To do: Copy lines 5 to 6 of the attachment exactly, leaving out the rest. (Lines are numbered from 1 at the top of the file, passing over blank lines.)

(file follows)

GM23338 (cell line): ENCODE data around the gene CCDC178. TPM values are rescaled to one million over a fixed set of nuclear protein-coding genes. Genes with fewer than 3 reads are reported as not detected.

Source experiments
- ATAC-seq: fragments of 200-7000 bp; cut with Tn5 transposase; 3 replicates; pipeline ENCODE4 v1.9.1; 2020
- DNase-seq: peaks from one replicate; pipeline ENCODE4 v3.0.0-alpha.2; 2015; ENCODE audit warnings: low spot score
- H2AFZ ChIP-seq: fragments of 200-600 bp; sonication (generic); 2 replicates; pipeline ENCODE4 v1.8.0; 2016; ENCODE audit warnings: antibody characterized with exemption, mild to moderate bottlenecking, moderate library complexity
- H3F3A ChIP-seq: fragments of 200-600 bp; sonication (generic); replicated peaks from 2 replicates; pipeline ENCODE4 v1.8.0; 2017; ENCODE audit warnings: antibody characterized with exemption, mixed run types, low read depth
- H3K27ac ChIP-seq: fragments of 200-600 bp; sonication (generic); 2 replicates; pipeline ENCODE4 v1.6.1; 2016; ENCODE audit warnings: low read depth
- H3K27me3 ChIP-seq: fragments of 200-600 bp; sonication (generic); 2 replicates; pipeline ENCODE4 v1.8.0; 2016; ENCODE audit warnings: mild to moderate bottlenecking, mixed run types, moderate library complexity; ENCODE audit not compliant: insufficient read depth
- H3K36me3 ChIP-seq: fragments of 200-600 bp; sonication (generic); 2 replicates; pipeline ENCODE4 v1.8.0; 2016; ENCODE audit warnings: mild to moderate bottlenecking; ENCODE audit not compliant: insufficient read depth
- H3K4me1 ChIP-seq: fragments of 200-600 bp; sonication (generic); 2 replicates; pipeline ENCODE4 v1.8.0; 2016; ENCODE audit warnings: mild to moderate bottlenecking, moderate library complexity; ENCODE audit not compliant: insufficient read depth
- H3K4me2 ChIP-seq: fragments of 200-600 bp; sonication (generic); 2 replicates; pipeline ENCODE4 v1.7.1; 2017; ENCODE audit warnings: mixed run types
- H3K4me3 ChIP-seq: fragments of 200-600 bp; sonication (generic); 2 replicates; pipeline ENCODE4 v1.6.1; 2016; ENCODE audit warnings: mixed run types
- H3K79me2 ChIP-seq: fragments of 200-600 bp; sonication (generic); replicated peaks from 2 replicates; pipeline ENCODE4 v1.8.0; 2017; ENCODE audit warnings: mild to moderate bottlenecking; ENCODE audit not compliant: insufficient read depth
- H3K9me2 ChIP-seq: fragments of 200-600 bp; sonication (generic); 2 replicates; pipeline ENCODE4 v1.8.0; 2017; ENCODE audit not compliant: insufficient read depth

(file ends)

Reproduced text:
- H2AFZ ChIP-seq: fragments of 200-600 bp; sonication (generic); 2 replicates; pipeline ENCODE4 v1.8.0; 2016; ENCODE audit warnings: antibody characterized with exemption, mild to moderate bottlenecking, moderate library complexity
- H3F3A ChIP-seq: fragments of 200-600 bp; sonication (generic); replicated peaks from 2 replicates; pipeline ENCODE4 v1.8.0; 2017; ENCODE audit warnings: antibody characterized with exemption, mixed run types, low read depth